25. CALCULATION OF THE TIME OF LABOUR
THE following table will be especially valuable to the newly married lady, who, through delicacy, might hesitate to seek advice on this important and interesting subject. Much time may be saved, often great anxiety avoided, and timely medical nd other attendants secured, by ability to approximate in reckoning to the hour of solicitude and hope.
The period of pregnancy, from conception to confinement, is calculated at ten lunar months, or forty weeks, which amount to 280 days. 1A very clear case, confirming this statement, occurred at University College Hospital. A maternity patient recorded the day of intercourse, distinctly remembering that she ceased menstruating the the day before. She quickened on 7th March, 196 days from the time of intercourse, and was delivered on 30th August, after a labour of 40 hours. The period of gestation was just 280 days. Similarly clear ceases have been reported in the Lancet, showing the period to be 272 and 286 days. The period of gestation cannot therefore be stated with certainty. it is sometimes reckoned at nine calendar months, that is 273 to 275 days, or 39 week; probably, however, forty weeks is the safer reckoning. Gestation is occasionally protracted beyond 280 days. Cases are recorded in which labour has been delayed 10, 20, or even 30 days beyond the usual period, but such cases are very rare. When the date of conception is known, the reckoning begins from that day. If that be not known, then the calculation must commence from the last monthly period. If the time of the last monthly course cannot be remembered, then that of quickening, or when the movements of the child are first perceived must be made use of. Although sexual connection may not be confined to any period of the month, yet it is an old observation, confirmed by the experience of moder accoucheurs, that conception is more likely to occur within a few days before or after the menstrual flux than at other times.
Patients who make use of the annexed table should remember that the period of pregnancy is slightly altered by the age of the parties concerned; the fact being clearly proved, that the younger the husband and wife, the shorter the term of utero gestation; and vice versa, as are increases, the term of gestation is proportionally lengthened.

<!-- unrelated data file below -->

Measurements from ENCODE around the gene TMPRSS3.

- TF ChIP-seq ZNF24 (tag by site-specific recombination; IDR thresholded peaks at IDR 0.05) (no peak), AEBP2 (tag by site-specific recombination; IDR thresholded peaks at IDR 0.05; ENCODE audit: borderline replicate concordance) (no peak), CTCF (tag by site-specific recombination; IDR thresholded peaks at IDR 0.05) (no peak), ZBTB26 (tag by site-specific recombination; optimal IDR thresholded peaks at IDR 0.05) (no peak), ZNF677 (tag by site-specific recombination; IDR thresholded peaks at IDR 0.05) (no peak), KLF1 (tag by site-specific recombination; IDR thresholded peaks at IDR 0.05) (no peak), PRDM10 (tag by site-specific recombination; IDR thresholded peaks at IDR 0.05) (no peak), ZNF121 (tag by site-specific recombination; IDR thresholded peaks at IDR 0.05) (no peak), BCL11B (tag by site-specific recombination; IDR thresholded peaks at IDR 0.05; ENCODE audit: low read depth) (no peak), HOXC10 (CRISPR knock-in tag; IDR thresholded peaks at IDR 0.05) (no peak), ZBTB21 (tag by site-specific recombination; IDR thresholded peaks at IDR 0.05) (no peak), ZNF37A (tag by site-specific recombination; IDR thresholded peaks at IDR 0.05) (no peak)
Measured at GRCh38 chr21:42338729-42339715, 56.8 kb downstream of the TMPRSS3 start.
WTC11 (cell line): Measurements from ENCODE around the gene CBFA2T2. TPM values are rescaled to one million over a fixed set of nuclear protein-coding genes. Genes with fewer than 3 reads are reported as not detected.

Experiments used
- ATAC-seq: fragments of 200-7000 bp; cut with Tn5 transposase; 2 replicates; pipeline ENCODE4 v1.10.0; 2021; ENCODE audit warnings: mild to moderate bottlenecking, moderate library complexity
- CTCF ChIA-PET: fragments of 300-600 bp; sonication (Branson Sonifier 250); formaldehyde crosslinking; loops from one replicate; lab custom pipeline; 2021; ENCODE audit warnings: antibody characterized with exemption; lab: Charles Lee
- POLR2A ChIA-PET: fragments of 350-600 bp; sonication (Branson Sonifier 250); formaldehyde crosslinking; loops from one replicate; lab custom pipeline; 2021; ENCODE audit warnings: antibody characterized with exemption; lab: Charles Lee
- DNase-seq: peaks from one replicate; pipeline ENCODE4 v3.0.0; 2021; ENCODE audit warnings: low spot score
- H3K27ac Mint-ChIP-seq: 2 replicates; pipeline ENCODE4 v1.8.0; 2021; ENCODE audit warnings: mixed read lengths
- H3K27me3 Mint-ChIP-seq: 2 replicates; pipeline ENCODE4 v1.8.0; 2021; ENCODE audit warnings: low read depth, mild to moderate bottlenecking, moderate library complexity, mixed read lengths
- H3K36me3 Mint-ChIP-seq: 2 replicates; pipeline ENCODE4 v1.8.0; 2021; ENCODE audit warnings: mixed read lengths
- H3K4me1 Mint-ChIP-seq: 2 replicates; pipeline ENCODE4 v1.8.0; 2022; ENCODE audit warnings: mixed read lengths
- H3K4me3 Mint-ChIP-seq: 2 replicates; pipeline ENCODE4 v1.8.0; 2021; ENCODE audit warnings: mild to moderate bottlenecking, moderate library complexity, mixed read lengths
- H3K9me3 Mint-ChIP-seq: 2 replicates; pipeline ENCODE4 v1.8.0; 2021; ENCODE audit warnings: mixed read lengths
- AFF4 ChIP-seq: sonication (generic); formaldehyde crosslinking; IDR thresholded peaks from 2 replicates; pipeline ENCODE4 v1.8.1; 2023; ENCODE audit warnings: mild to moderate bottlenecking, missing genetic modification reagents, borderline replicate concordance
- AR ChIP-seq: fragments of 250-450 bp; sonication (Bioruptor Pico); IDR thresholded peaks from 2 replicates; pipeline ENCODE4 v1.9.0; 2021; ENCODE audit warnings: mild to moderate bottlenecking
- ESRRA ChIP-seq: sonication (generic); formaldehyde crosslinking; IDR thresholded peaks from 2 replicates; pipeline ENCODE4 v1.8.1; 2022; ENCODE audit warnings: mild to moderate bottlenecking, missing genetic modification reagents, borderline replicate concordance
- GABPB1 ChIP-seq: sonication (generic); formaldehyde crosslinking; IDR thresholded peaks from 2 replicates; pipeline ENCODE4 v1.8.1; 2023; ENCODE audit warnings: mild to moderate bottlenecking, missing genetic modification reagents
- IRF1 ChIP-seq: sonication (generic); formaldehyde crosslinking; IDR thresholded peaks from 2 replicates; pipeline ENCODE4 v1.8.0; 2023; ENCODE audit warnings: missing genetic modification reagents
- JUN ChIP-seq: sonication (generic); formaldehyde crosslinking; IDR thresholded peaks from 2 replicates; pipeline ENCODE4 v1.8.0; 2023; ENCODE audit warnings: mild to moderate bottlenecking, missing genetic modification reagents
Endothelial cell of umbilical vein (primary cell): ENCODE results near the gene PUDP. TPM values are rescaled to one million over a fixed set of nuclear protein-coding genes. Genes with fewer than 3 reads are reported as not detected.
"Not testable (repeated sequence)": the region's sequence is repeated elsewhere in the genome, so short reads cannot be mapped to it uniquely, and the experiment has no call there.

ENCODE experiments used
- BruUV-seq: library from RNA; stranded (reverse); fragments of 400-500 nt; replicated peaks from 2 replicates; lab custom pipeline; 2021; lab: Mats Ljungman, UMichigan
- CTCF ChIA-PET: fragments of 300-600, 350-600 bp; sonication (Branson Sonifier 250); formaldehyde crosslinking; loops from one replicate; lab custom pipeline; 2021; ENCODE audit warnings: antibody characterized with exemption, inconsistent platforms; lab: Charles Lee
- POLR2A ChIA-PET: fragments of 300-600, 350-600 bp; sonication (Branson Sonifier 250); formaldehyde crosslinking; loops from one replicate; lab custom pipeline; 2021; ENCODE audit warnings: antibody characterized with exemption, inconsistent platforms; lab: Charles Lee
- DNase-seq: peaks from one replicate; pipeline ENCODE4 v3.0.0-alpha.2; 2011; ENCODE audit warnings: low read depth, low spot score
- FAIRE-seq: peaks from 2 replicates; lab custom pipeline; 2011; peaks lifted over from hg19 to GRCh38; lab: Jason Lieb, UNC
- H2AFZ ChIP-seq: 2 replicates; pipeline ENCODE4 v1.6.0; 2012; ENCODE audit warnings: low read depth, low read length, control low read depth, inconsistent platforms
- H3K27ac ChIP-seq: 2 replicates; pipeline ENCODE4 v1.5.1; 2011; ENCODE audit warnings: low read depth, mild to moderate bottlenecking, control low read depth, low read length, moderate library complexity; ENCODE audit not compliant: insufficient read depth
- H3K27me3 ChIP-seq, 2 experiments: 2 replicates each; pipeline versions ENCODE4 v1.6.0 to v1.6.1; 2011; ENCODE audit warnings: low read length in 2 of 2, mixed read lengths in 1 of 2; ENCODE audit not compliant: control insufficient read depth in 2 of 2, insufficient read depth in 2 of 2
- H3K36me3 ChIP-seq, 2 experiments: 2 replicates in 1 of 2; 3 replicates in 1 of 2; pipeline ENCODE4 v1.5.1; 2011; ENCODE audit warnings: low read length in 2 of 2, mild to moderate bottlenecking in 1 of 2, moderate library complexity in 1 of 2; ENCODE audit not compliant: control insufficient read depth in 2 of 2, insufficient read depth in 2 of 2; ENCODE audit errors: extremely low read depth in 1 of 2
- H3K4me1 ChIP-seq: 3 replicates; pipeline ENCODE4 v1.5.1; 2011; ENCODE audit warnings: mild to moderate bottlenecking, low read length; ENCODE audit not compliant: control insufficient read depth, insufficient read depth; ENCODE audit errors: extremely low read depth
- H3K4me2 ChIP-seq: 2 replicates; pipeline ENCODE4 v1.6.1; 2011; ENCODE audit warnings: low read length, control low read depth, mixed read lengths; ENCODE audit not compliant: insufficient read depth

Dr. Clay states that he once witnessed a curious experiment bearing on this subject, on the eggs of domestic fowls. Poult eggs can be easily distinguished from those of hens of three or more years old. A certain number of them where placed under a young hen, and on equal number of eggs from older fowls under an old hen. The result was, that every chick and escaped its shell from under the young hen at least twenty-four hours, some even as much as thirty-six, sooner than those of the old hen. This difference is very remarkable in so short a period of incubation. He infers from this and other circumstances that the duration of the gestative period is far more definite than has hitherto been supposed, and that where the circumstances, that the duration of the gestative period is far more definite than has hitherto been supposed, and that where the circumstances are similar, the result as to the length of term is very nearly the same. In maintaining that utero-gestation is definite and regulated by age, the age is not to be calculated by that the mother alone, but by the combined of both parents.
53. DIFFICULT LABOUR
Influence of Artificial Habits. Many of the sufferings attendant upon parturition arise from those habits of life which is the object of this Manual to expose and to guard against, such as- diet of an improper quality or quantity; the use of stimulating beverages; want of sufficient pure air and healthy exercise; tight lacing; late hours; and other injurious habits. Amongst savage tribes childbearing is comparatively free from the sufferings which too frequently attend it in an artificial state of society. Catlin tells us that an Indian woman on the march will often deliver herself, and safely rejoin her companions with her newly-born child on her back before night has set in. What a contrast to the physical disabilities which follow in the train of civilization. 1 (In a note in the American Edition of this Manual, the Editor, Dr. Ludlam, remarks: “The popular idea that the wild lies of Indian women exempts them altogether from the dangers and sufferings contingent upon childbirth is fallacious. The truth is, they often die in labour for lack of proper treatment. Cases of preternatural to the hardships of frontier life than with those who belong to the better classes in our cities and towns.”
Oviparous animals have been known to lose their lives when in labour, striving to be delivered of the egg. This is true of the ostrich, tortoise, and other creatures.) Even in our country, healthy women, of regular habits, accustomed to out-of-door exercise, and whose general mode of life is natural, are freed from the long train of miseries which are the too frequent concomitants of child bearing.
Obstructive Causes.-At the same time, causes, of difficult labour may exist of a more remote nature, the patient. Such are- contraction and deformity of the bones of the pelvis, fro Rickets, or from a similar diseases in adult life; anchylosis of the coccygeal vertebrae to each other and to the sacrum, diminishing nearly an inch the antero-posterior diameter of the outlet of the pelvis; 1 (The condition (described in the text is most frequent in women bearing a first child in life, in women who have been accustomed to sit during the greater part of the day. Anchylosis is loss not infrequent in women who ride too much on horseback.) obstruction from tumours, dropsy, the large size of the child, or from a hydrocephalic head; wrong presentation, etc. The management of these cases requires professional knowledge and skill.